Allegations involving dirty money dogged him all during his term. There was the so-called Karachi case, a murky affair centering on kickbacks on a 1994 sale of three French submarines to Pakistan. The money, it was charged, went to fund the 1995 presidential campaign of Edouard Balladur, of which Sarkozy was financial director. His own campaign in 2007 came under official scrutiny due to claims that Sarkozy had received millions in illegal contributions from Lillian Bettencourt, heiress to the L’Oreal fortune and France’s wealthiest woman. This spring, a Paris investigative news site published an Arab-language document purporting to prove that he had accepted over $60 million from Muammar Gaddafi to finance his 2007 election. With several investigations ongoing, none of these allegations has been proven. But Sarkozy’s need to constantly counter such charges was a constant distraction from the business of governing — and from campaigning for re-election.
He delayed the start of that campaign until the beginning of this year, far later than his advisors wanted, and spurring speculation that he might not want to risk rejection due to his unpopularity. When it did begin it was often ill-tempered and belligerent. It also bore the mark of improvisation. Battling a 64 percent disapproval rating and polls that consistently showed François Hollande winning by a comfortable margin, Sarkozy erratically changed direction and sprang new programs and promises almost daily. Mainly he veered further and further right in hope of siphoning off votes from the National Front (a disastrous tactic that cost him vital votes from the moderate center and independents), hammering the message that he would save France from Islamists. He would cut immigration by half, closing France’s borders, in violation of European Union agreements, if necessary.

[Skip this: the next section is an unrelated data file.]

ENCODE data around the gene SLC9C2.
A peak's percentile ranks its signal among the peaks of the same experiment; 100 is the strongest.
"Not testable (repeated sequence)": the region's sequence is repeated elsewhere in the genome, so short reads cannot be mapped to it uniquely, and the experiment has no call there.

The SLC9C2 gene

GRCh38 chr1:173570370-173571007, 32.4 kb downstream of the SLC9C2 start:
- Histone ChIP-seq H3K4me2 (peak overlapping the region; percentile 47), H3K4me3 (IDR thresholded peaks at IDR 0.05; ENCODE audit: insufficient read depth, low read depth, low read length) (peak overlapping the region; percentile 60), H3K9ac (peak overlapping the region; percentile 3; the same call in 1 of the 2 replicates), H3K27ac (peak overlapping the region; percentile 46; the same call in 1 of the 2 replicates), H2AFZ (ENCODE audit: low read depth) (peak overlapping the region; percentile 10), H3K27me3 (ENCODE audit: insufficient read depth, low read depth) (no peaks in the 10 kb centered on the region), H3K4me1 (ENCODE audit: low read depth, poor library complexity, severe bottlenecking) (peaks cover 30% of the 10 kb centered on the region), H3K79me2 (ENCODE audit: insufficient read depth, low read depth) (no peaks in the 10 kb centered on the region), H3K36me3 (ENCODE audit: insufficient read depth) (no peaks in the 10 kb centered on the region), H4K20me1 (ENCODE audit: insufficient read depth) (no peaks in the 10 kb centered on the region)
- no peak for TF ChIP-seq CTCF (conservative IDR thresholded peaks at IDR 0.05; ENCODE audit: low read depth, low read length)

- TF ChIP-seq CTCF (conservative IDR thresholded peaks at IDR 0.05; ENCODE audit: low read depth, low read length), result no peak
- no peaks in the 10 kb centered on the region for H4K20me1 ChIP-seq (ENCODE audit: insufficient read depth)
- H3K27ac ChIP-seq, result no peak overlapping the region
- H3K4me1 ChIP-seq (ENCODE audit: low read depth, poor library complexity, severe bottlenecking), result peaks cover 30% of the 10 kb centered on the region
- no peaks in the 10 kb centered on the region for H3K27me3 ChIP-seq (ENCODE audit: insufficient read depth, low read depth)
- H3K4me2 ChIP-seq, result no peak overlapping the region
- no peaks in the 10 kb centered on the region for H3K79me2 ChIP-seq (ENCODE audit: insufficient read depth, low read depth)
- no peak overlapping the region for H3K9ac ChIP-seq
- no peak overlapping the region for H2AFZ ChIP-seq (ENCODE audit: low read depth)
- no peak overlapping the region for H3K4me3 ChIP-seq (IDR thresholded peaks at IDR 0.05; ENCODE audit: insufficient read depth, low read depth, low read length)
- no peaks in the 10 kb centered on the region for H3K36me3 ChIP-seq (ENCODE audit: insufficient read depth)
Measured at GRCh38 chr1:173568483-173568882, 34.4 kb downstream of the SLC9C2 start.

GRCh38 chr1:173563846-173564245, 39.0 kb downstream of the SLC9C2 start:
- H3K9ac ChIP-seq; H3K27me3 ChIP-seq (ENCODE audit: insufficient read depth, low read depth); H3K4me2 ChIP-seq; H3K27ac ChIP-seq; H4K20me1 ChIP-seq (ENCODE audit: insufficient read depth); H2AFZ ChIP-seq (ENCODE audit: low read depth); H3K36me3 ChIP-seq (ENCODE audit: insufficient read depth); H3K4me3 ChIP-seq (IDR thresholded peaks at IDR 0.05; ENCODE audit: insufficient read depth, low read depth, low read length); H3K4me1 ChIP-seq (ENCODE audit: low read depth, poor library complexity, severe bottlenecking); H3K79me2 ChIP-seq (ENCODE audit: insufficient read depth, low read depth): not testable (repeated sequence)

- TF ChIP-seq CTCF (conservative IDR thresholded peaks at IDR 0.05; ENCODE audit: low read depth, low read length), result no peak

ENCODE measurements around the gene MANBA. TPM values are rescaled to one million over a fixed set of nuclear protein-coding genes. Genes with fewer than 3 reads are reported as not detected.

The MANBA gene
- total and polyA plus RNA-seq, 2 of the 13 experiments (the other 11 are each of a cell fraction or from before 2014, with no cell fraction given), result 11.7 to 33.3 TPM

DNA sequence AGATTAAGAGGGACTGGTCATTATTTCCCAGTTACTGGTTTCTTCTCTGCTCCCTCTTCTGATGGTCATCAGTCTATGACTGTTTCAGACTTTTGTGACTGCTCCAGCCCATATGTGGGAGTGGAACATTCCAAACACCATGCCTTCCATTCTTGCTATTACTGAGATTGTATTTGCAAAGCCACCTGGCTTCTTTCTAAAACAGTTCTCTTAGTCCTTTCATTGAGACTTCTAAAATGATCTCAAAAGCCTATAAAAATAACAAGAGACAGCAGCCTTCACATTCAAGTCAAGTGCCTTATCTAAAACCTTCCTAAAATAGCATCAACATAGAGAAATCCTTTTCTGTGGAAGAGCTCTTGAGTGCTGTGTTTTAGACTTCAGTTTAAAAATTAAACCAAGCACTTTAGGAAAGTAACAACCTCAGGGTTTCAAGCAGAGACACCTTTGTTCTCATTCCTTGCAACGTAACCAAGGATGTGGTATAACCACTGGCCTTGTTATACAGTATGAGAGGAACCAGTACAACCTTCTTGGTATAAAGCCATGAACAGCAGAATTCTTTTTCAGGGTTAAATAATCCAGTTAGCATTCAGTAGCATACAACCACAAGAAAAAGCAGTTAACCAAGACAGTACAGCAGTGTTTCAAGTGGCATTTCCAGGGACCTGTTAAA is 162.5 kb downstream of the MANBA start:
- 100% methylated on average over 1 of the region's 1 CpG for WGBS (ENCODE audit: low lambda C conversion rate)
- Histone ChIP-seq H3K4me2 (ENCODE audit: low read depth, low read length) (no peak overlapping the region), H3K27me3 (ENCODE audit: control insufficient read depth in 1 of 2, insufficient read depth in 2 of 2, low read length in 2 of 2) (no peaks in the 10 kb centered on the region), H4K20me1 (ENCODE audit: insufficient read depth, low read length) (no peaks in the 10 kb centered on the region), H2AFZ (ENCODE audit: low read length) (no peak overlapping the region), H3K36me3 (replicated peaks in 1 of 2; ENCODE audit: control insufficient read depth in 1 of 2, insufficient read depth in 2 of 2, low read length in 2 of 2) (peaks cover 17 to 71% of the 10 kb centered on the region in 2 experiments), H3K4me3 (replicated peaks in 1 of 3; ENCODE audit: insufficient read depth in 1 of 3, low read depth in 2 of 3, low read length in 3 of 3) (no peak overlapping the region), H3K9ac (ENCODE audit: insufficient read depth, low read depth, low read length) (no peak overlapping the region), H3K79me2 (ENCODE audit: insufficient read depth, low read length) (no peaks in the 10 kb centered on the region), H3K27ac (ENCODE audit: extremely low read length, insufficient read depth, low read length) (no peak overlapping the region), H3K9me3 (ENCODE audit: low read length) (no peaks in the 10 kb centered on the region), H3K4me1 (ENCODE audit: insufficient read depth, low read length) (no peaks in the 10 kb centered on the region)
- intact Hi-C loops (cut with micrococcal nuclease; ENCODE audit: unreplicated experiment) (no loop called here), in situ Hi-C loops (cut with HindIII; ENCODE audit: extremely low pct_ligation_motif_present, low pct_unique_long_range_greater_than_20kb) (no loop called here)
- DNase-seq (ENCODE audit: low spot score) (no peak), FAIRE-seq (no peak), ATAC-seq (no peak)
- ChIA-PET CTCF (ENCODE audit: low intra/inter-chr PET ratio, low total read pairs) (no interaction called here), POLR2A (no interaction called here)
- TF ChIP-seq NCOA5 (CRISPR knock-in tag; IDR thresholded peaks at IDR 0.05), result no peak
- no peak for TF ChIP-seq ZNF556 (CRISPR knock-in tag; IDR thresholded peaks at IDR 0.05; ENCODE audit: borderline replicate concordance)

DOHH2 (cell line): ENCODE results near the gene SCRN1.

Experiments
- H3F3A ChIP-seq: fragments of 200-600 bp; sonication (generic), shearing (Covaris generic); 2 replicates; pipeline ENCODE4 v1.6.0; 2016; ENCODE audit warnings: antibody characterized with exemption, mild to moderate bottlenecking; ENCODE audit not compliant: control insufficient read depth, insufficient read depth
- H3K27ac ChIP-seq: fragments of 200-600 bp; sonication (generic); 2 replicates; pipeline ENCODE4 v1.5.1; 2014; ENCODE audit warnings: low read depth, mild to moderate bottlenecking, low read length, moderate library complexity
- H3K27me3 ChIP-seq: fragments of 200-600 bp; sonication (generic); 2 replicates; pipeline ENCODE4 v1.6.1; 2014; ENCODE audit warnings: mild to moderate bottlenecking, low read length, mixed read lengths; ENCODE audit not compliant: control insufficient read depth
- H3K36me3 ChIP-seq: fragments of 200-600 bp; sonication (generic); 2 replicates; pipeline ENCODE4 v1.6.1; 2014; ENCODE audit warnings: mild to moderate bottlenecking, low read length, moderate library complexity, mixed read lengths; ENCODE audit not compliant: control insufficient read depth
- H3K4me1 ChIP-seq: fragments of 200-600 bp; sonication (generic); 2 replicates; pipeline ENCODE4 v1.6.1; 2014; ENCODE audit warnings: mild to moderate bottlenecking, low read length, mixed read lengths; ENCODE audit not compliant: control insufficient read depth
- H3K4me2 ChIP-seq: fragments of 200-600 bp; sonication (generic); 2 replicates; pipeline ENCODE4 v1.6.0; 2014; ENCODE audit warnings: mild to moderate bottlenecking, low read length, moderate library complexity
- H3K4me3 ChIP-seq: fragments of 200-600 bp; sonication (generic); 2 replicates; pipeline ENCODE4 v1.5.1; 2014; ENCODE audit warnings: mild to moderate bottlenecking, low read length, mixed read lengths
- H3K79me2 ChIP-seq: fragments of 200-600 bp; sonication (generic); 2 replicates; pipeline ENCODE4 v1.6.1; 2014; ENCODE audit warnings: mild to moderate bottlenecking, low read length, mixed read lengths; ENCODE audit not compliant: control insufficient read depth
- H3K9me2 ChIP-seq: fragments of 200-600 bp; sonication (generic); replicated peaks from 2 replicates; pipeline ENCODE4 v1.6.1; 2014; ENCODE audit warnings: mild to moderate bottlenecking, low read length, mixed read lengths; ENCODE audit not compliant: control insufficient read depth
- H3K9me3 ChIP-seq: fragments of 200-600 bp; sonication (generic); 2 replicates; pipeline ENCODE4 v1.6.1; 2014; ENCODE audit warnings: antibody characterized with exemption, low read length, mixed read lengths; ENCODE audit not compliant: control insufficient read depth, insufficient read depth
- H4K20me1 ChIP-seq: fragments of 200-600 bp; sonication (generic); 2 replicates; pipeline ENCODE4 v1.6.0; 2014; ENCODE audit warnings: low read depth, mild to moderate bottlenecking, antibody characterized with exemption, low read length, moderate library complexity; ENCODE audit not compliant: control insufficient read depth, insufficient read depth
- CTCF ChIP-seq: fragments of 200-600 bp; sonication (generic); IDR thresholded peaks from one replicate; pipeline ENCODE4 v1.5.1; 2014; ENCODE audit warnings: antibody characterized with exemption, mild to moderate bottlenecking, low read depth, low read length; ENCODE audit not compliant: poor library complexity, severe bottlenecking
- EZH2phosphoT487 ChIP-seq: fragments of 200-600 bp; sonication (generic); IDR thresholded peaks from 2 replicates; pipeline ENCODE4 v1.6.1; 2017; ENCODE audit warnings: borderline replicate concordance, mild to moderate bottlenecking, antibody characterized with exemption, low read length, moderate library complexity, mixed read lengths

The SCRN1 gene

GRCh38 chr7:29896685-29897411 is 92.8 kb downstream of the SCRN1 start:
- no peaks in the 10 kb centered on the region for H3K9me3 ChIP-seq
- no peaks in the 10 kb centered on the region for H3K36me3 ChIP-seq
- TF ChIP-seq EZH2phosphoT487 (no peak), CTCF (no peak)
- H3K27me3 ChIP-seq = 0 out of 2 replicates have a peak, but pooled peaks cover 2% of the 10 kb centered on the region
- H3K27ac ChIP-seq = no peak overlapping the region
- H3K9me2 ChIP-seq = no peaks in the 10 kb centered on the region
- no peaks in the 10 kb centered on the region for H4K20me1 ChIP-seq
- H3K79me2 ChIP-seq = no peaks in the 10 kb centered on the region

Grasping at straws late in the campaign, he attempted, unconvincingly, to cast himself as the people’s candidate. He used a video showing him with Barack Obama, suggesting that the American president backed him. He made excuses for his record, claiming that he was distracted early in his term by his failing marriage, and had to deal with the world financial crisis. In the campaign’s final days he resorted to that tired old loser’s pose: he was the victim of a biased media that hated him. His supporters physically harassed journalists at his rallies.
Sarkozy’s last hope was a knockout blow at the single televised debate on May 2 with François Hollande, who was running as a calm, easygoing Monsieur Normal. He and his inept staff thought the Socialist was a creampuff who would buckle under attack. Another miscalculation. It quickly turned ugly as Sarkozy called Hollande arrogant and other names, and repeatedly shouted “Liar! Slanderer!” in reply to his remarks. It didn’t work as the Socialist kept his cool and mocked Sarkozy for refusing to stand on his record. A majority of viewers thought Monsieur Normal won.